Clinical Research

Collaborating for better health outcomes

SAIL works with a team of expert clinicians and clinical nurse specialists at the Division of Infectious Disease at Dalhousie University and the Capital Health Authority. SAIL’s clinical research team is focused on understanding immune aging, how chronic viral infections affect immune aging, as well as clinical studies in HIV and HCV treatment.

SAIL is also working to understand how the immune system ages during chronologic aging and how this impacts poor responses to vaccines and declining health in the elderly.

We are always looking for individuals interested in contributing to our research and we have several ongoing clinical research studies. To find out more, click the links below or contact us.

Why should I participate?

  • Clinical research is pivotal for medical advancements. Participating in our research studies will help us reach our goal of improving immunity and helping people age healthier.
  • Our study volunteers help us develop new medical knowledge. Participation may not directly benefit study volunteers but may help others through knowledge gained.

Can I participate?

  • Yes. If you are 18 years of age or older you are eligible to participate in SAIL’s research studies.
  • SAIL requires healthy volunteers (individuals with no known significant health problems), as well as HIV and/or HCV infected volunteers for our research studies.

What does participation involve?

  • Each participant will be followed for five years with clinic visits and blood draws every six months. You will be compensated for your time and travel for each clinic visit.
  • All clinical studies that SAIL conducts are approved and monitored by the Research Ethics Board (a body of researchers, community members, lawyers and others with specific expertise) to ensure that the risks to participants are minimal and are worth any potential benefits.
  • Before you decide to participate, you will meet with a study team member(s) to undergo the process of informed consent. Informed consent is a process that provides participants with additional details about the study to help them decide whether or not they wish to participate. The informed consent document outlines risks and potential benefits of the research study. Participants are free to withdraw from the study completely or to refuse participation at any time; however, this may make them ineligible to continue the study.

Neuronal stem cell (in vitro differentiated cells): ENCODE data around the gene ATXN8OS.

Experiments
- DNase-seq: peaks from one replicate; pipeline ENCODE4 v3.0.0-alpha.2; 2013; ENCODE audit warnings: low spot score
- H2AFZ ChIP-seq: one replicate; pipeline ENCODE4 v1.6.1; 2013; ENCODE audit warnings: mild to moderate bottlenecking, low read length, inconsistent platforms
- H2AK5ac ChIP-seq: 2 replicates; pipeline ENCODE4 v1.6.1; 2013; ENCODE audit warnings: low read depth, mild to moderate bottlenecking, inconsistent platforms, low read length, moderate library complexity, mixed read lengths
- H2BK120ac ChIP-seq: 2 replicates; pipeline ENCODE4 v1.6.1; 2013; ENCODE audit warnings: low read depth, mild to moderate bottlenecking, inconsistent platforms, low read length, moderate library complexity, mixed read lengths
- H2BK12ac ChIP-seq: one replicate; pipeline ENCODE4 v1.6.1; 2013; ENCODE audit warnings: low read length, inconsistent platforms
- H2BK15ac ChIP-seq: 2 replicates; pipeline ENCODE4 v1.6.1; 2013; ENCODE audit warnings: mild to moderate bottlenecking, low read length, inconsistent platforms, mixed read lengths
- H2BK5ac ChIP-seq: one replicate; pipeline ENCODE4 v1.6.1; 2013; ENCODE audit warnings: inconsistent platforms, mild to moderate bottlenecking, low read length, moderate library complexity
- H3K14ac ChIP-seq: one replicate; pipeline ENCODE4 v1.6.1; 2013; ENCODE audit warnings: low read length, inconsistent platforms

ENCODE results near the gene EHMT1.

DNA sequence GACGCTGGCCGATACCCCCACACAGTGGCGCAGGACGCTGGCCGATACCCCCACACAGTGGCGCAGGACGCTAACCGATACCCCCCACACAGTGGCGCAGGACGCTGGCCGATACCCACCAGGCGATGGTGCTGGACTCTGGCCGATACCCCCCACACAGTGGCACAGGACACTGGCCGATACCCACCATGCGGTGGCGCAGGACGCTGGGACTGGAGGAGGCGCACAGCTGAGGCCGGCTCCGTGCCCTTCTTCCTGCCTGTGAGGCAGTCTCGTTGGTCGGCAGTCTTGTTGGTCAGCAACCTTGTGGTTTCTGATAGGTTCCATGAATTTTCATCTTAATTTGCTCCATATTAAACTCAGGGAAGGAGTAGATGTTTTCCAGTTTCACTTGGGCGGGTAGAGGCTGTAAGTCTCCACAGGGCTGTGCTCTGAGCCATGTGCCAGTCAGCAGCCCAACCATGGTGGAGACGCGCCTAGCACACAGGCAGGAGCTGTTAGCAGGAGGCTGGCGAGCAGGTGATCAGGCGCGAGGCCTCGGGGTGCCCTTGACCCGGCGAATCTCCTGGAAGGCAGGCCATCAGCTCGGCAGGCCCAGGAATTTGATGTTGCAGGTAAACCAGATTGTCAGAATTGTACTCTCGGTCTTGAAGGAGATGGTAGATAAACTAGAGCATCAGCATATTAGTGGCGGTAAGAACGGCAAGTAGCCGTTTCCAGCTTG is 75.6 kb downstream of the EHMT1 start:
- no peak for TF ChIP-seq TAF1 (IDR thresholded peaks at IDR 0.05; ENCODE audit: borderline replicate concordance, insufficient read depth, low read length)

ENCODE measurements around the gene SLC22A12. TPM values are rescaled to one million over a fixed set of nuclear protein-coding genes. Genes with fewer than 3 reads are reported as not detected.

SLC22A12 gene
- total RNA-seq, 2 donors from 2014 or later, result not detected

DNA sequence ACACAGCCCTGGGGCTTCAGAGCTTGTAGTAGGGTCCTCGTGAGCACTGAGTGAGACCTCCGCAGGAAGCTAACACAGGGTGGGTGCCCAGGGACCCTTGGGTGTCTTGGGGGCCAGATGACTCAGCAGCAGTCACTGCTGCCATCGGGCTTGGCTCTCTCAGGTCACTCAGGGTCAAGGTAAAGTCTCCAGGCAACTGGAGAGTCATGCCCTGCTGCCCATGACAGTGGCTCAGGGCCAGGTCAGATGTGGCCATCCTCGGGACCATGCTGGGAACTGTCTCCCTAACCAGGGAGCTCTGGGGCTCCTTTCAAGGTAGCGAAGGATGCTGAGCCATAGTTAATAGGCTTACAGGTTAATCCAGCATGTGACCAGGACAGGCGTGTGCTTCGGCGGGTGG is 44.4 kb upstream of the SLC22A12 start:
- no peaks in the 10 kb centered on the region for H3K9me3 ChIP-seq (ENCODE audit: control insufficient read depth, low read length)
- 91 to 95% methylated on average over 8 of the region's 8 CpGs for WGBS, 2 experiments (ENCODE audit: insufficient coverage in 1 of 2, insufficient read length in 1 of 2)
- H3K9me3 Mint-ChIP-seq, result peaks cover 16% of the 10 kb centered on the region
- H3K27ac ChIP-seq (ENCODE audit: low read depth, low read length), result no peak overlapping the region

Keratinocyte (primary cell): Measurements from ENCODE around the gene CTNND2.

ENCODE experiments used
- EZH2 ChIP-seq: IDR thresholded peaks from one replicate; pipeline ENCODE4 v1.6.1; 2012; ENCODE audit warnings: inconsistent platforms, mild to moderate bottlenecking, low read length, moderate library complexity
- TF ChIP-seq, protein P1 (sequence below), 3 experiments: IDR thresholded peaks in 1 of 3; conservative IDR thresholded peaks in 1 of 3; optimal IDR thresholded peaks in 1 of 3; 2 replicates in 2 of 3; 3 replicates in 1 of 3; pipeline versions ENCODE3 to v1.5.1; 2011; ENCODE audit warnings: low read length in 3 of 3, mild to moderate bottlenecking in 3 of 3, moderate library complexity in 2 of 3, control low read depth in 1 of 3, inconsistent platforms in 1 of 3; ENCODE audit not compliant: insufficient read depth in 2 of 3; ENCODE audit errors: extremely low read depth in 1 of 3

What opportunities are available?

There are currently two studies available for enrollment:

Study 1: Understanding the mechanisms of immunologic aging

As individuals age their immunity decreases. Older individuals often are more susceptible to infections and have poor responses to vaccines. This decreased immunity is often referred to as immune aging. We are investigating mechanisms that contribute to immune aging in older individuals with a goal of improving health as people age.

By studying immune responsiveness in young, mid-life and older individuals over time, we can determine factors that contribute to decreased immunity with age. Our goal is to delineate mechanisms that reverse immune aging to improve vaccine response rates and decrease infections in older individuals.

Study 2: Understanding the immune system in HIV and HCV infection

Chronic viral infection is associated with decreased immunity and poor vaccine responsiveness, similar to what is observed in aging individuals but in a compressed timeframe. To investigate mechanisms that induce immune dysfunction in the context of chronic infection, immune responsiveness will be examined in HCV and/or HIV infected individuals over time and correlated to clinical outcome.

This study will examine changes in the immune system during chronic viral infection before and after anti-viral treatment and over time. Understanding the mechanisms that contribute to immune aging during chronic viral infection will help us develop better treatments to improve health in chronic, virally-infected individuals.  

How do I sign up?

If you're interested in participating or would like more information, please contact us.


Our clinical collaborators

  • Lynn Johnston, MD, FRCPC, MSc (Infectious Disease Physician)
  • Ian Davis, MD, FRCPC, CCFP (Infectious Disease Physician)
  • Shelly McNeil, MD, FRCPC (Infectious Disease Physician, Clinician Scientist, CCfV, Principal Investigator SOS Network)
  • Kevork Peltekian, MD, MSc, FRCPC (Hepatology Physician)
  • Geri Hirsch, MN, RN - NP MSN (Hepatology Nurse Practitioner)
  • Carla Burgess, RN - NP, MN (Hepatology Nurse Practitioner)
  • Dan Smyth, MD, FRCPC, Dip. Trop Medicine (Infectious Disease Physician, New Brunswick)
  • Duncan Webster, MD, FRCPC (Infectious Disease Physician, New Brunswick)